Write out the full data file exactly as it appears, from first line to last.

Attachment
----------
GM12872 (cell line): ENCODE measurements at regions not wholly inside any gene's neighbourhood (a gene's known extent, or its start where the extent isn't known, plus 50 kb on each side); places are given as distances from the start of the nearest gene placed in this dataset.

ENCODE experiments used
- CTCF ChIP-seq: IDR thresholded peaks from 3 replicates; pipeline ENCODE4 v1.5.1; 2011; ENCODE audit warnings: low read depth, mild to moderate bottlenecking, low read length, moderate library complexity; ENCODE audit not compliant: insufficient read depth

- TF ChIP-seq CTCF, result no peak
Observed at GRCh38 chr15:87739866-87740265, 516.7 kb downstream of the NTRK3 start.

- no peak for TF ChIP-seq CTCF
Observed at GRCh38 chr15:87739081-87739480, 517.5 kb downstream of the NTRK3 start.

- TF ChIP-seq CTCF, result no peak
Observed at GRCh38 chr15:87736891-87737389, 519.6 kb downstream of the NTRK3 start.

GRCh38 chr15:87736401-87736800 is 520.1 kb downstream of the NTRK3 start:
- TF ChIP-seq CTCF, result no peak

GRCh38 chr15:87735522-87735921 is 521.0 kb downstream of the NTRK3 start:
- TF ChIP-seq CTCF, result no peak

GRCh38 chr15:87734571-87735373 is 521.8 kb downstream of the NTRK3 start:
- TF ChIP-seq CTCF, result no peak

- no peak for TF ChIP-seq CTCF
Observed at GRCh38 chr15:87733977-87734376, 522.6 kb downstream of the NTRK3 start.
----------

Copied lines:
GM12872 (cell line): ENCODE measurements at regions not wholly inside any gene's neighbourhood (a gene's known extent, or its start where the extent isn't known, plus 50 kb on each side); places are given as distances from the start of the nearest gene placed in this dataset.

ENCODE experiments used
- CTCF ChIP-seq: IDR thresholded peaks from 3 replicates; pipeline ENCODE4 v1.5.1; 2011; ENCODE audit warnings: low read depth, mild to moderate bottlenecking, low read length, moderate library complexity; ENCODE audit not compliant: insufficient read depth

- TF ChIP-seq CTCF, result no peak
Observed at GRCh38 chr15:87739866-87740265, 516.7 kb downstream of the NTRK3 start.

- no peak for TF ChIP-seq CTCF
Observed at GRCh38 chr15:87739081-87739480, 517.5 kb downstream of the NTRK3 start.

- TF ChIP-seq CTCF, result no peak
Observed at GRCh38 chr15:87736891-87737389, 519.6 kb downstream of the NTRK3 start.

GRCh38 chr15:87736401-87736800 is 520.1 kb downstream of the NTRK3 start:
- TF ChIP-seq CTCF, result no peak

GRCh38 chr15:87735522-87735921 is 521.0 kb downstream of the NTRK3 start:
- TF ChIP-seq CTCF, result no peak

GRCh38 chr15:87734571-87735373 is 521.8 kb downstream of the NTRK3 start:
- TF ChIP-seq CTCF, result no peak

- no peak for TF ChIP-seq CTCF
Observed at GRCh38 chr15:87733977-87734376, 522.6 kb downstream of the NTRK3 start.